Yesterday I talked about common internet scams that pop up from time to time on my social media pages. I mentioned scams from fake tax representatives to sharing Facebook photos. I forgot one important that also keeps appearing from time to time. Since it’s such a big one, and so costly to the victim involved, I decided to give this one its own blog post.
What is it? Money laundering schemes that often come in the form of fake or forged cheques. This scam has been around since people could use cheques to send money, and will still be around as long as cheques are alive and kicking. Here’s how these tricksters work today, and how can avoid being their next victim:
Step 1: Offer You a Job
Text messages, emails, and even phone calls from apparent employers offering you or me a job occurs all across the globe. Usually these are unsolicited, and come from “companies” we never applied for. Yet, they contact us with promises of making money easily. Sometimes the “jobs” look legitimate: They’re looking for mystery shoppers, need someone to be a mobile marketer, or perhaps Coca-Cola needs a new admin assistant.
Today on CBC’s Marketplace a story was reported about a young university student who was offered a “job” through an unsolicited text message in Montreal. She never heard of the company, never mind applied to work for them, yet could not turn down making $300/wk driving around her car with their company logo. When she emailed the sender, they seemed to answer her questions about the job in a fair, and unsuspicious manner.
Often they hide behind the names of legitimate companies, like Mystery Shoppers’ Canada or in Louanne Cataford’s case: ” Eden Water and Coffee, a legitimate European company” (Hendry, Leah; CBC; 2016). What happens next is where the red flag should appear, and I’m even going to put the heading in red!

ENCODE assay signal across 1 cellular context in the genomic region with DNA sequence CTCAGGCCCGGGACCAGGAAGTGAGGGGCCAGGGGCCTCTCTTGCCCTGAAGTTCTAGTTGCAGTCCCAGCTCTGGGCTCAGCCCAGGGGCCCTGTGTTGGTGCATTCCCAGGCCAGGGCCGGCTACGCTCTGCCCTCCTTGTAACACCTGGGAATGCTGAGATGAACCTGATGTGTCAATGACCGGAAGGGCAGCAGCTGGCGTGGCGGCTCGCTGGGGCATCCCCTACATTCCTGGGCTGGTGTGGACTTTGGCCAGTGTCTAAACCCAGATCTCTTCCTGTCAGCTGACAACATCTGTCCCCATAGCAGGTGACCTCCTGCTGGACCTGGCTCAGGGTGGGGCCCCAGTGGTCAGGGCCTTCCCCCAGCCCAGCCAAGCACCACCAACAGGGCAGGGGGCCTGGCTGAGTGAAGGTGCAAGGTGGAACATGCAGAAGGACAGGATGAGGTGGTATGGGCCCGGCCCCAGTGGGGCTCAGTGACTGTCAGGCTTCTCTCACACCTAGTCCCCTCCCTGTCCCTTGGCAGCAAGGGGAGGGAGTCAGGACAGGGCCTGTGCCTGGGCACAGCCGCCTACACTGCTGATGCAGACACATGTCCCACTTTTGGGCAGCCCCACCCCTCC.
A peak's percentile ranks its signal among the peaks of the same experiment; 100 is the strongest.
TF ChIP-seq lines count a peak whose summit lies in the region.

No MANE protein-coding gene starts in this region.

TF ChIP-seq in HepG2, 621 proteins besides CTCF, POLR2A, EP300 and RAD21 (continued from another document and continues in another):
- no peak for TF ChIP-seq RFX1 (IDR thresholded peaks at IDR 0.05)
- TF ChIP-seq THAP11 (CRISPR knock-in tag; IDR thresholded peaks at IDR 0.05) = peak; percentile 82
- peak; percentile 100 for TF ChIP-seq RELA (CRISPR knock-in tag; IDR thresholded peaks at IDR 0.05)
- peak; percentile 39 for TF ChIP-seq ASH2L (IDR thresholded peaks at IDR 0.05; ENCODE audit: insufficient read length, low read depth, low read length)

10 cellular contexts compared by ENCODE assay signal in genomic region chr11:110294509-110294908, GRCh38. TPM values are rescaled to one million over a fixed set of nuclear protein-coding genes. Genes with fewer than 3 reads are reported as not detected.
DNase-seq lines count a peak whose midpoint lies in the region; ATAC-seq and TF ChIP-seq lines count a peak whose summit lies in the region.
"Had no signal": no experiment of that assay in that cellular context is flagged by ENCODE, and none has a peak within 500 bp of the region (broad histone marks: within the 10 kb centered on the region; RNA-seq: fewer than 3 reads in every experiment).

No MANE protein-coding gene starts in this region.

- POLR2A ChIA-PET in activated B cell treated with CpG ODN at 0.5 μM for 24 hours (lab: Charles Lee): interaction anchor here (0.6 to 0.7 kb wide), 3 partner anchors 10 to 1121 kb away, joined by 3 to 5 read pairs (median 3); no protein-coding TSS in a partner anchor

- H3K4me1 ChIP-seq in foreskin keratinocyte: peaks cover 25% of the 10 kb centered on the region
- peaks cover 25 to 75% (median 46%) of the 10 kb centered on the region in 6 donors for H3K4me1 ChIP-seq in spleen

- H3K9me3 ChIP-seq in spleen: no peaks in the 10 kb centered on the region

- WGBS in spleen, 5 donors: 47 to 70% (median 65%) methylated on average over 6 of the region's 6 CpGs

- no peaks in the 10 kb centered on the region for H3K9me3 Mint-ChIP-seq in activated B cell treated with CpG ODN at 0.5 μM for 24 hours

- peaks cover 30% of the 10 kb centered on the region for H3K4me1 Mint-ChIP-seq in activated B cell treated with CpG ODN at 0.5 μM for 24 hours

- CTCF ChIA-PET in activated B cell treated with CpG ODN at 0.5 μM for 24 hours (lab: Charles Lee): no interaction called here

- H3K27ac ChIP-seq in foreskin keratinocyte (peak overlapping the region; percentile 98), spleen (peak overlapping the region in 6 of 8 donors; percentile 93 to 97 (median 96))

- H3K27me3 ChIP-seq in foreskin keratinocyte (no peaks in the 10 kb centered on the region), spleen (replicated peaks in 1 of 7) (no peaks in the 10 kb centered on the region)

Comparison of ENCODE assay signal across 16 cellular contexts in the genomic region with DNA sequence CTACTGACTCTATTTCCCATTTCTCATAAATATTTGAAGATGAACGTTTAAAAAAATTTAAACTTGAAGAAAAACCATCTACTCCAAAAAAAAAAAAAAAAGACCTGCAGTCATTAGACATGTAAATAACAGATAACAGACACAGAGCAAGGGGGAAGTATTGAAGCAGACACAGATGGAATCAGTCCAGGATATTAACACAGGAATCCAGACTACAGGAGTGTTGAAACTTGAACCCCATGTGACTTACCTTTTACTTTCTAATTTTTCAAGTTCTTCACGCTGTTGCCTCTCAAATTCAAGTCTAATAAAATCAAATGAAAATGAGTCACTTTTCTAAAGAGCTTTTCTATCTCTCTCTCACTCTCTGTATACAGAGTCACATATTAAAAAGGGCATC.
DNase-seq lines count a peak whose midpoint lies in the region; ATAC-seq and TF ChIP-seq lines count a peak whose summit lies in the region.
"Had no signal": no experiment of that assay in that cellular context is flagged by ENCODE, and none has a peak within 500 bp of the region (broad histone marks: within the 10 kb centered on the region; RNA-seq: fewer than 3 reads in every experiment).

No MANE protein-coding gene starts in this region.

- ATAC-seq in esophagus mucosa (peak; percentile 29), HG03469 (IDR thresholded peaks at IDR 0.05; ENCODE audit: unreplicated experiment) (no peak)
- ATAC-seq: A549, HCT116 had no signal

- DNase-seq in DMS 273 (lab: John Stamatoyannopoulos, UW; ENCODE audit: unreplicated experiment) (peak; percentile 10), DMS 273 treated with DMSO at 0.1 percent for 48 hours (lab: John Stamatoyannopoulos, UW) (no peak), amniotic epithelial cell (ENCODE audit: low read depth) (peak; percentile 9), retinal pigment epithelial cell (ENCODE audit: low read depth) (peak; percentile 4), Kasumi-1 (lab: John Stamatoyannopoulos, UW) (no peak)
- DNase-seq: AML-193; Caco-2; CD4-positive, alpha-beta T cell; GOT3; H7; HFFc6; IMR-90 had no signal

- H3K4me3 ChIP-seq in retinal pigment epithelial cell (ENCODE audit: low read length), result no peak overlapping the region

Step 2: Get Paid before doing any Work?
The next step in this process is the “company” will send the person a cheque. The cheque will more than likely clear at the bank, and the new employee keeps a portion of the money as their first “pay cheque.” Then they are supposed to send via money order, or deposit into another bank account the rest of the money.
In the mentioned story above, Cataford was sent a $3,985 cheque from a customs’ brokerage firm in Fort Erie, Ontario, Canada. She was instructed to keep $300 for her first pay cheque, and then deposit the rest into a CIBC bank account so the graphic designer can make the banner for her car. She did as instructed, and her employer was willing to wait the 5-7 business days for the cheque to clear the bank, and then sent the rest of the money where it was supposed to go.
Unfortunately for her, which I can sympathize because she’s only 19, that entire paragraph should have been full of red flags: First, why would the company get her to pay the graphic artist, instead of sending the artist the money directly? Second, why is she getting paid before doing any work?
Step 3: Consumer Pays the Price
Originally in our story, she assumed the cheque must be legitimate, since it cleared after five days. Surely that is proof the cheque was legitimate, right? Not so fast…
“That’s a misperception that, yes, could be out there,” said Mélanie Baillargeon, a senior adviser for security and fraud prevention at the Caisse Desjardins (Hendry, 2016).
In fact, no cheques are guaranteed until they’ve gone completely through the due dilligence via the bank. All that the five days do is ensure the account who issued the cheque exists, and the funds are there. In fact, the only cheques that don’t get put on hold are usually government cheques (GST, social assistance, etc), and that’s only if one cashes them at a bank teller.